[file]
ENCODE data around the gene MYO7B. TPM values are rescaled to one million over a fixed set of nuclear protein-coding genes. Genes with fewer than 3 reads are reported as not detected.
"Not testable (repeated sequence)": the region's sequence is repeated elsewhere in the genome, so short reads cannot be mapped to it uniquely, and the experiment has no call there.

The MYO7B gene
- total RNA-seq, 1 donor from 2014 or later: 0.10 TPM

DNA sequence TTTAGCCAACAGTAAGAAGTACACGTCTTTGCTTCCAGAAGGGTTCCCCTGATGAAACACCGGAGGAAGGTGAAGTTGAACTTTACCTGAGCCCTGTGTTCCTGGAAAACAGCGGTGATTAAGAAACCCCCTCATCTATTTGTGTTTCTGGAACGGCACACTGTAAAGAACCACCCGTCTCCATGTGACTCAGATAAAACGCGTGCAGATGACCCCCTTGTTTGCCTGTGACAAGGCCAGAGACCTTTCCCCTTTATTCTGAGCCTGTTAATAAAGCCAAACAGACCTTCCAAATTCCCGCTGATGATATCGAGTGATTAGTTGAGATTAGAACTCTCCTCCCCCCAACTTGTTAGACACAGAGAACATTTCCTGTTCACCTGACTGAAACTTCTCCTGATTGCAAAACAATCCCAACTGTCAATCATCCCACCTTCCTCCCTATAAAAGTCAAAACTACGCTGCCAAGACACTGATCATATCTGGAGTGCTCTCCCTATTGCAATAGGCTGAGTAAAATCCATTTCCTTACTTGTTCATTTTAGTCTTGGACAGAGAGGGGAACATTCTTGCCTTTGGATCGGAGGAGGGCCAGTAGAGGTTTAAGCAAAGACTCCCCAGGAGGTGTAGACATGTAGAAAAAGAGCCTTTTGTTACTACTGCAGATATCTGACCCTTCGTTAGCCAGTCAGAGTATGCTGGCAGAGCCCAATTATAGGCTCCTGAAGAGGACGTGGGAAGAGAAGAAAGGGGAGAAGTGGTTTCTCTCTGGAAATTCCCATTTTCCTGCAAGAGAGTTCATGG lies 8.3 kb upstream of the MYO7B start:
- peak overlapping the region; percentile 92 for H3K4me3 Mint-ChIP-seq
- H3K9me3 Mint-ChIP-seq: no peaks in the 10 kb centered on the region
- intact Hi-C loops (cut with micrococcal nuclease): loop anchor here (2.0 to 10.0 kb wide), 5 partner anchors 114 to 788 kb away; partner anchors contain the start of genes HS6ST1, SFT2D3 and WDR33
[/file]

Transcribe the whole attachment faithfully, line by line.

ENCODE data around the gene MYO7B. TPM values are rescaled to one million over a fixed set of nuclear protein-coding genes. Genes with fewer than 3 reads are reported as not detected.
"Not testable (repeated sequence)": the region's sequence is repeated elsewhere in the genome, so short reads cannot be mapped to it uniquely, and the experiment has no call there.

The MYO7B gene
- total RNA-seq, 1 donor from 2014 or later: 0.10 TPM

DNA sequence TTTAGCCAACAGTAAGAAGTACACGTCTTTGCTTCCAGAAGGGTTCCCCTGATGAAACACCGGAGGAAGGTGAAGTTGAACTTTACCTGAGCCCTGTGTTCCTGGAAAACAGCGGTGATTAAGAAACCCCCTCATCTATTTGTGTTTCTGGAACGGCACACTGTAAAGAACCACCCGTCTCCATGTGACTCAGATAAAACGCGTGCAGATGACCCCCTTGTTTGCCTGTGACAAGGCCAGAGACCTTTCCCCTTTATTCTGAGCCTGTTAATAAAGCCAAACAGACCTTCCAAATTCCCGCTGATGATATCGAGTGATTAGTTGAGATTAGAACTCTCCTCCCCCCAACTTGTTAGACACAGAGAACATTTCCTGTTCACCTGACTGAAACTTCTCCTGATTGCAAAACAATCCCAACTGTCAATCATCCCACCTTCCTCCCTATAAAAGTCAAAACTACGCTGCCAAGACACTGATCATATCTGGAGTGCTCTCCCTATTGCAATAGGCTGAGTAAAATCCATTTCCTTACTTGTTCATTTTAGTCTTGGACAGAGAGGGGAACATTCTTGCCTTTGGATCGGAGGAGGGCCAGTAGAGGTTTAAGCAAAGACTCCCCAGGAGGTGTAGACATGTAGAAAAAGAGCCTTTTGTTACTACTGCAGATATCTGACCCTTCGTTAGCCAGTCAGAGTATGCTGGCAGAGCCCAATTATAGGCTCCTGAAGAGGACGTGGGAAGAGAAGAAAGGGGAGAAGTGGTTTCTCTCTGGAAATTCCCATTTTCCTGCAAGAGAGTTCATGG lies 8.3 kb upstream of the MYO7B start:
- peak overlapping the region; percentile 92 for H3K4me3 Mint-ChIP-seq
- H3K9me3 Mint-ChIP-seq: no peaks in the 10 kb centered on the region
- intact Hi-C loops (cut with micrococcal nuclease): loop anchor here (2.0 to 10.0 kb wide), 5 partner anchors 114 to 788 kb away; partner anchors contain the start of genes HS6ST1, SFT2D3 and WDR33